Posts Tagged ‘reading’
February 3, 2011 | by Jane Ciabattari
This is the second installment of Ciabattari’s culture diary. Click here to read part 1.
11:00 A.M. Go out to a café to read a first novel I’m reviewing. Karen Russell’s Swamplandia! is about a family of alligator wrestlers. Talk about Southern Gothic. I’m finding the language fresh and original. Describing a deserted house in the swamp: “A huge hole in the middle of the ceiling opened onto a clear night sky; it looked as if some great predator had peeled the thatched roof back, sniffed once and lost interest.”
6:30 P.M. The panelists for tonight’s National Book Critics Circle discussion I’m moderating, “Book Reviews, Revamped,” are all sitting in the office of Noreen Tomassi, the executive director of the Center for Fiction. I love this place. Floors of books, collections dating back to the nineteenth century.
Once the audience has gathered, we head downstairs to the second floor, where we have a discussion of the ways in which four publications are headed into the new decade.
Jennifer MacDonald, who is involved with revamping The New York Times Book Review, breaks news: in February Paper Cuts is merging into the ArtsBeat blog, and they have hired a new children’s book editor, Pamela Paul.
Robert Messenger, who launched the Wall Street Journal’s stand-alone print book section this fall, says he’s not reinventing a book-review section, he’s preserving an old form, and Rupert Murdoch wants him to edit for the reader, not for advertisers.
Craig Teicher talks about Publishers Weekly’s revival under a new owner, the poetry coverage, and the news blog he’s started.
Barbara Hoffert talks about writing the weekly prepub alert for Library Journal, and mentions the new opportunities for small presses and work in translation to be reviewed.
February 2, 2011 | by Jane Ciabattari
8:42 A.M. I sit on the couch, drinking cold leftover coffee, reading through the printout of the novel I’m working on. The week’s first cultural artifact is the most elusive: a work of fiction in progress, still finding its shape. I’m working on the last quarter of the book, which is mostly rough draft. I’ve been weaving together three narrative threads, set in different time periods, from the 1830s, when two families work together on the underground railroad in small-town Illinois, to 2004.
To see how other writers handle structure with multiple points of view and chapters that slide around in time, I’ve been rereading Heidi Durrow’s first novel, The Girl Who Fell from the Sky. It’s clear by page twenty that young Rachel’s Danish mother jumped off a roof with her three young children, and that only Rachel survived. Durrow keeps building suspense. In the first chapter, Rachel has gone to live with her black grandmother. She is the “new girl” in school: “I learn that black people don’t have blue eyes. I learn that I am black. I have blue eyes. I put all these facts into the new girl.”
I’m suddenly reminded of Quicksand, an autobiographical first novel by the Harlem Renaissance writer Nella Larsen. It’s mentioned in Sharifa Rhodes-Pitts’s collagelike book of essays, Harlem Is Nowhere. I pull out the galley and double check. Yes, Rhodes-Pitt writes that Helga Crane, the narrator in Larsen’s novel, is both black and Danish, as is Larsen, the author. Rachel in the Durrow novel seems to be a cultural descendant of Helga, who has a fractured sense of self but finds temporary contentment in “Harlem, teeming black Harlem.”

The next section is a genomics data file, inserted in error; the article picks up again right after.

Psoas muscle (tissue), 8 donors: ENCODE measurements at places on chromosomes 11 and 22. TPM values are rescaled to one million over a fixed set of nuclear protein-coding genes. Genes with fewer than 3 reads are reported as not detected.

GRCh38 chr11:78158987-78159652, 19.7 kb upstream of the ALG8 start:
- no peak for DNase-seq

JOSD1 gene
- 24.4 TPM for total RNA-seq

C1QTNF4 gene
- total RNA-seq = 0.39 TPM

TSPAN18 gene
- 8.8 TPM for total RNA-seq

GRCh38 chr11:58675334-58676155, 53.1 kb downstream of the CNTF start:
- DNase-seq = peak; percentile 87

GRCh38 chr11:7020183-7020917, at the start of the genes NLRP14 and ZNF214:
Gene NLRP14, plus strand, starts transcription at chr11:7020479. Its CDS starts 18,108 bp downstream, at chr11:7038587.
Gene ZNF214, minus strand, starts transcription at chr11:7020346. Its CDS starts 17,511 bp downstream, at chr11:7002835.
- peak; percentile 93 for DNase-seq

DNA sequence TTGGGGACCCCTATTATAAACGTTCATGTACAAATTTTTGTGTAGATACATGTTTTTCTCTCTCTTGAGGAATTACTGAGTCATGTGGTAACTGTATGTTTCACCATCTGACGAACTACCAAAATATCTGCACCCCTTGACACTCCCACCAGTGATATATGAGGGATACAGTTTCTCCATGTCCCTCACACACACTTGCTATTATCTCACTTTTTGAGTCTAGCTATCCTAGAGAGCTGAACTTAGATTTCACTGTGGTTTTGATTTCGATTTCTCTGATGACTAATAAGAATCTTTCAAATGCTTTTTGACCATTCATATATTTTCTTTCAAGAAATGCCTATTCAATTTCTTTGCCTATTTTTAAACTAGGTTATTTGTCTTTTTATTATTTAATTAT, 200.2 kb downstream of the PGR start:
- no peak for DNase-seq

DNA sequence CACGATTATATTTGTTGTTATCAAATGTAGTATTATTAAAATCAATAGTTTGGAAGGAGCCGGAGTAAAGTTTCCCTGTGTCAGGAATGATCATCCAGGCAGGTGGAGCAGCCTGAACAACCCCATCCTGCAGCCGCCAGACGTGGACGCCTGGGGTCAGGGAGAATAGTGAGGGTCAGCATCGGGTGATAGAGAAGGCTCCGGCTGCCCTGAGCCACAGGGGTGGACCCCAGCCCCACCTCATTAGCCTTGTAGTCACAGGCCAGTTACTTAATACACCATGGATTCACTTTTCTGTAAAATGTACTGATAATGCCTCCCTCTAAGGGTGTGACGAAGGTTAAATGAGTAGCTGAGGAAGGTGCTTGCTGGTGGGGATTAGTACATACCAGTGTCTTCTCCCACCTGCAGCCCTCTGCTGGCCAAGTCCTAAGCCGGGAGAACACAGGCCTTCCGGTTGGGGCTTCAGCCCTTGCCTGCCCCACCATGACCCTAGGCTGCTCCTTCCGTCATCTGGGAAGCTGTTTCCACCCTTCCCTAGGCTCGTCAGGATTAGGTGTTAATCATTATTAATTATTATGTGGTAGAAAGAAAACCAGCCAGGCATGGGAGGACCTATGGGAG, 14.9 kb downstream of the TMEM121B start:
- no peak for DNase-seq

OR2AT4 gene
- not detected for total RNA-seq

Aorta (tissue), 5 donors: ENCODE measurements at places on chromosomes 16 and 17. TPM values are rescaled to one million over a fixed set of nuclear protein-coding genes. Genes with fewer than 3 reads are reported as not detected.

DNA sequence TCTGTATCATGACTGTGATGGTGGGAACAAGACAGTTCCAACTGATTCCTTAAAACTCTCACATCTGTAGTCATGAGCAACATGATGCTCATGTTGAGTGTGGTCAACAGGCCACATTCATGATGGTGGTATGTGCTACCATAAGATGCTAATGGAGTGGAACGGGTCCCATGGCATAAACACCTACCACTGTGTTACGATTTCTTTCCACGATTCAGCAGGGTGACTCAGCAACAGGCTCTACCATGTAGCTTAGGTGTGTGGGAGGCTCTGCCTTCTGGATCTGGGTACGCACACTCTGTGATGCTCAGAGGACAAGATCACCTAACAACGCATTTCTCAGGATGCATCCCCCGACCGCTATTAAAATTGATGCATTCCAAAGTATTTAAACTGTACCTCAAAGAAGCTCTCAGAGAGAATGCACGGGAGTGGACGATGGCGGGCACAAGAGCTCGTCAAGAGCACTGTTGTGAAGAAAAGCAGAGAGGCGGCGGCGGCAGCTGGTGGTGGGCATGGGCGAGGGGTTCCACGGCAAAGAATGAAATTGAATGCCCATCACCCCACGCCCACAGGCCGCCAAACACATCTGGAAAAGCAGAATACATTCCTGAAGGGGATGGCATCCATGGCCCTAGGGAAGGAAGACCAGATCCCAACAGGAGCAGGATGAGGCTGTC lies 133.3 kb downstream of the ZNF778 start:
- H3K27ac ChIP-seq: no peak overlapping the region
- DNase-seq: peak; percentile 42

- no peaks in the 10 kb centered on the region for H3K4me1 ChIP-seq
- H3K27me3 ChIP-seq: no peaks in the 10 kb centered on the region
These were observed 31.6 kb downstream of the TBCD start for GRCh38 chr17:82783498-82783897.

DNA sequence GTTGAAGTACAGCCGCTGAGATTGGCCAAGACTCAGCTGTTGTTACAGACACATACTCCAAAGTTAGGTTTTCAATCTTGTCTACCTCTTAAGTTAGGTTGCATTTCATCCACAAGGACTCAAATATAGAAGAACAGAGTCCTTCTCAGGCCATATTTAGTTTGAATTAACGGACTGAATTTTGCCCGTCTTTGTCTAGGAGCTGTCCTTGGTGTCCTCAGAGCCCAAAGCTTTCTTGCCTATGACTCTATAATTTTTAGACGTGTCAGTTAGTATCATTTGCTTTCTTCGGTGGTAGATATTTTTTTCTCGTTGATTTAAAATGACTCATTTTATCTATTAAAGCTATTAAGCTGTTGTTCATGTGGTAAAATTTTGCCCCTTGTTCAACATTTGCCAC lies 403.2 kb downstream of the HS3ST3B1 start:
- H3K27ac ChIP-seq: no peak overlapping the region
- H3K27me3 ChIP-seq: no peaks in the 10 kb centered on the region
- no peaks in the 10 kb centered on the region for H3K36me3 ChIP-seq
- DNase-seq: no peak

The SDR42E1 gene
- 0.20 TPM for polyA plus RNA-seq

January 7, 2011 | by The Paris Review
Over the break I read what is now my very favorite Trollope novel, and the one I was saddest to finish: Framley Parsonage. I’m coming down off it with DeLillo’s Running Dog, Henry Petroski’s history of the bookshelf, and The Notebooks of Malte Laurids Brigge. —Lorin Stein
I watched Jan Švankmajer’s Little Otik and Alice in one night; both films are hilarious and nightmarish. Švankmajer is best known for his use of stop-motion and his exaggerated and bizarre sound editing, which reminds me a bit of David Lynch. I love the dialogue of his characters, especially that of the young girl in Little Otik, Alžbětka, who is perfectly vulgar. —Natalie Jacoby
I have been enjoying William Trevor’s Selected Stories for that moment of calm at the end of each day. I’m about a quarter way through the enormous book, but my favorite story is still the first, “The Piano Tuner’s Wives.” It begins: “Violet married the piano tuner when he was a young man. Belle married him when he was old. There was a little more to it than that, because in choosing Violet to be his wife the piano tuner had rejected Belle, which was something everyone remembered when the second wedding was announced.” —Thessaly La Force
September 9, 2010 | by Jesse Moss
DAY FOUR, San Francisco
Visiting my father in Noe Valley, kids in tow. He announces his latest obsession. The founder of the Chinese Film Industry was a jew from Odessa named Benjamin Brodsky. My father’s planning to visit Beijing in October, and has secured permission from the Chinese State Film Archives to look at Brodsky’s papers. Apparently Brodsky lived through the 1906 Earthquake in San Francisco and may have owned a chain of Nickleodeons. If Brodsky hadn’t existed, I wonder if my father might have invented him, as he conveniently embodies all his obsessions: early cinema, China, and Jewish identity. I google Brodsky and discover someone’s just made a documentary about him. Scooped.
On the coffee table, an old issue of Ramparts magazine. In his early, radical days, my father was an editor at Ramparts’ publishing imprint, and edited Richard Boyle’s Vietnam War memoir, Flower of the Dragon. Boyle was a wild-man, the inspiration for Oliver Stone’s Salvador. He used to come stay at our house and play marathon war games with my older brother, elaborate mock battles (The Siege of Khe Sanh was one) with toy soldiers on the living room floor.